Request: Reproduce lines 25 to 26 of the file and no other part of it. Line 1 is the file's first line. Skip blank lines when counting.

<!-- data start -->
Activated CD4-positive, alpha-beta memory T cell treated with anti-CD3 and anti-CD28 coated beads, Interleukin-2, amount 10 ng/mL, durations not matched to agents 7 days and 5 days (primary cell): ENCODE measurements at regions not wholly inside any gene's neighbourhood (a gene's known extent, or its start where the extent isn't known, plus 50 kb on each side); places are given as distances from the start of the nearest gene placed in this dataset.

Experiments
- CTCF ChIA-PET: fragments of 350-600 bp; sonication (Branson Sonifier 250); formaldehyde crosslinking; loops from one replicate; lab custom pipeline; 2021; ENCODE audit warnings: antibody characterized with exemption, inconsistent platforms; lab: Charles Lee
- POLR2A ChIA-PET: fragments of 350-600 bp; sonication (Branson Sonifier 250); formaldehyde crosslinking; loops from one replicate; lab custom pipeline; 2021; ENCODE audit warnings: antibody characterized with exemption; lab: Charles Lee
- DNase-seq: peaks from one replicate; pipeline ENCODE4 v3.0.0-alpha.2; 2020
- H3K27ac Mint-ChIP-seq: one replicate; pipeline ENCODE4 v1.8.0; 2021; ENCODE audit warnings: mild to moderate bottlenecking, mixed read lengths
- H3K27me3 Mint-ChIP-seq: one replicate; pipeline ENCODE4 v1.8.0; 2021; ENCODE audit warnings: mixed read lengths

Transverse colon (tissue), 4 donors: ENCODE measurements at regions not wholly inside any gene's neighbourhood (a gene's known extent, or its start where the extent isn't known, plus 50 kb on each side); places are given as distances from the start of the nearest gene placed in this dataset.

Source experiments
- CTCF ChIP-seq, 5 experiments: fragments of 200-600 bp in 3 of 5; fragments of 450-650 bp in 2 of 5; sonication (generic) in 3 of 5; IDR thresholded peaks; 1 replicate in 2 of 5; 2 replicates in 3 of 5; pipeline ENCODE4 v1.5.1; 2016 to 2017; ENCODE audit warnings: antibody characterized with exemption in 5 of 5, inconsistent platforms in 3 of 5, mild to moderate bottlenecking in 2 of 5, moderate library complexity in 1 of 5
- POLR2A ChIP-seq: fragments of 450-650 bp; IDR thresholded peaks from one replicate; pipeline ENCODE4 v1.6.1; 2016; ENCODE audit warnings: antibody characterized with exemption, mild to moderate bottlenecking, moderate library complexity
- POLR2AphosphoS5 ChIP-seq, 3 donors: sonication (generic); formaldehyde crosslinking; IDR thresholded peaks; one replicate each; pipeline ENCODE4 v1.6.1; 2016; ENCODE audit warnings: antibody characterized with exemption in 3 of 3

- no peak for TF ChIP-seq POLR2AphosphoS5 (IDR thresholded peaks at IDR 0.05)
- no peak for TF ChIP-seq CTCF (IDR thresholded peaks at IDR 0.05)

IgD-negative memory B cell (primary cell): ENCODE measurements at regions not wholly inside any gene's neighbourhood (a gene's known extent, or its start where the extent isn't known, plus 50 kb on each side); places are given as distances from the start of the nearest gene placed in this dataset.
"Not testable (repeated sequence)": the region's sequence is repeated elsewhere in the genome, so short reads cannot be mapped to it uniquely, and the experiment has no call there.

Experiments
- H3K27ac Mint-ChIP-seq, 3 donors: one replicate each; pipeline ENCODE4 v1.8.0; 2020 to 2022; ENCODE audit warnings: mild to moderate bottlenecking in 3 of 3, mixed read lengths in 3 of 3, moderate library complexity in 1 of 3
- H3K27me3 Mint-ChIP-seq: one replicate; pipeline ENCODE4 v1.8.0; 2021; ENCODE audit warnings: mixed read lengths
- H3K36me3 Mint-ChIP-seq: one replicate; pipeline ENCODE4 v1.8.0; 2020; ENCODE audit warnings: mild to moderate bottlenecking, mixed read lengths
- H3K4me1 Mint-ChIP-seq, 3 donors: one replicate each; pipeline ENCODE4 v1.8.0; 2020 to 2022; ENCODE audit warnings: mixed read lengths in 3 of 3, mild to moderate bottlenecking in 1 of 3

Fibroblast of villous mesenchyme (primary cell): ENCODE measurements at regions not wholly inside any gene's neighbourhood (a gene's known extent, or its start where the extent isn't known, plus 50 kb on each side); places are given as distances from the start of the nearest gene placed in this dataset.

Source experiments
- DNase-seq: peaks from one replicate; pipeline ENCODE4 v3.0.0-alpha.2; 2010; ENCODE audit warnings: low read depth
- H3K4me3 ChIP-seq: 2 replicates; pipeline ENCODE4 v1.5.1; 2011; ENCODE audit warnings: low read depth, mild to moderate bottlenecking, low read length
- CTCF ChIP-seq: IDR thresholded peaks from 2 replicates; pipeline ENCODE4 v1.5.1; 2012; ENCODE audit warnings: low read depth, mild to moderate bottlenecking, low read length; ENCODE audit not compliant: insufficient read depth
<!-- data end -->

- H3K4me3 ChIP-seq: 2 replicates; pipeline ENCODE4 v1.5.1; 2011; ENCODE audit warnings: low read depth, mild to moderate bottlenecking, low read length
- CTCF ChIP-seq: IDR thresholded peaks from 2 replicates; pipeline ENCODE4 v1.5.1; 2012; ENCODE audit warnings: low read depth, mild to moderate bottlenecking, low read length; ENCODE audit not compliant: insufficient read depth